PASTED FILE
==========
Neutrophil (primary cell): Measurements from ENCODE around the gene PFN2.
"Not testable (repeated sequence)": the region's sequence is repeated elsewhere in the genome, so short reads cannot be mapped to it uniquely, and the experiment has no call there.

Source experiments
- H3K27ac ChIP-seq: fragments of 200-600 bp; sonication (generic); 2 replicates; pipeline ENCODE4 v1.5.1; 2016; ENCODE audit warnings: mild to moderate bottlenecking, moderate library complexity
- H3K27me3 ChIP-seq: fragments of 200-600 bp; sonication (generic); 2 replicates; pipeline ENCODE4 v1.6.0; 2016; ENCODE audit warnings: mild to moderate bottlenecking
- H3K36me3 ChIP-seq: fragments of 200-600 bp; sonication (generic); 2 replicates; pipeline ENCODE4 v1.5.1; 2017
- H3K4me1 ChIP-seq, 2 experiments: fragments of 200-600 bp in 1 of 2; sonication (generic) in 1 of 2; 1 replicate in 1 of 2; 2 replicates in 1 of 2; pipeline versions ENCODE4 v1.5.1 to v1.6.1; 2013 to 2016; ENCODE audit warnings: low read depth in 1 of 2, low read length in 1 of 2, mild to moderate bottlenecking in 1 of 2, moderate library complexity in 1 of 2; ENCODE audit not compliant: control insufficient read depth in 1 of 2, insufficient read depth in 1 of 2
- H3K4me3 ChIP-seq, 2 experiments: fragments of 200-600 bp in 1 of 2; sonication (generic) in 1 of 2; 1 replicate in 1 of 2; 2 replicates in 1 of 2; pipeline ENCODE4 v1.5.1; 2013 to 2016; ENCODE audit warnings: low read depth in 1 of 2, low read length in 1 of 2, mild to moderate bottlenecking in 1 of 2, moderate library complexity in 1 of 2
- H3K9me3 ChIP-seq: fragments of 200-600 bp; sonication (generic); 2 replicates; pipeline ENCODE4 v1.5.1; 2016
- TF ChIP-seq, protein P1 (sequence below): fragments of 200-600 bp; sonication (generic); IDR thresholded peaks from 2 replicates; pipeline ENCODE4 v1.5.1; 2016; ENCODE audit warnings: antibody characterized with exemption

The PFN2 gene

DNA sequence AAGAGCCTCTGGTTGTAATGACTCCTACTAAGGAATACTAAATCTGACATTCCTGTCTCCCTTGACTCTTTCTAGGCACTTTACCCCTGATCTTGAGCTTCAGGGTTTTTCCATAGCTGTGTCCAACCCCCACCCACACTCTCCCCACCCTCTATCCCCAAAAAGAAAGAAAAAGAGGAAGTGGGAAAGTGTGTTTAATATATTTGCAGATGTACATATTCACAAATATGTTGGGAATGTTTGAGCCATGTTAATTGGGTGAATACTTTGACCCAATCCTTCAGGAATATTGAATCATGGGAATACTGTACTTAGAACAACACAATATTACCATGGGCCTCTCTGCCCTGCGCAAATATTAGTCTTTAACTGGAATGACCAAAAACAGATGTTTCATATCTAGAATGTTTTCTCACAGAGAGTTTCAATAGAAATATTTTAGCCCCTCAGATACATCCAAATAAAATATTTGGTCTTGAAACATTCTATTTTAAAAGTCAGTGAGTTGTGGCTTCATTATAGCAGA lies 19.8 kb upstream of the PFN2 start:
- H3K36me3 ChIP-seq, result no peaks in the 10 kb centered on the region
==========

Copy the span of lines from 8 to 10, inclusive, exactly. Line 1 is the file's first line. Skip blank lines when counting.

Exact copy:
- H3K4me3 ChIP-seq, 2 experiments: fragments of 200-600 bp in 1 of 2; sonication (generic) in 1 of 2; 1 replicate in 1 of 2; 2 replicates in 1 of 2; pipeline ENCODE4 v1.5.1; 2013 to 2016; ENCODE audit warnings: low read depth in 1 of 2, low read length in 1 of 2, mild to moderate bottlenecking in 1 of 2, moderate library complexity in 1 of 2
- H3K9me3 ChIP-seq: fragments of 200-600 bp; sonication (generic); 2 replicates; pipeline ENCODE4 v1.5.1; 2016
- TF ChIP-seq, protein P1 (sequence below): fragments of 200-600 bp; sonication (generic); IDR thresholded peaks from 2 replicates; pipeline ENCODE4 v1.5.1; 2016; ENCODE audit warnings: antibody characterized with exemption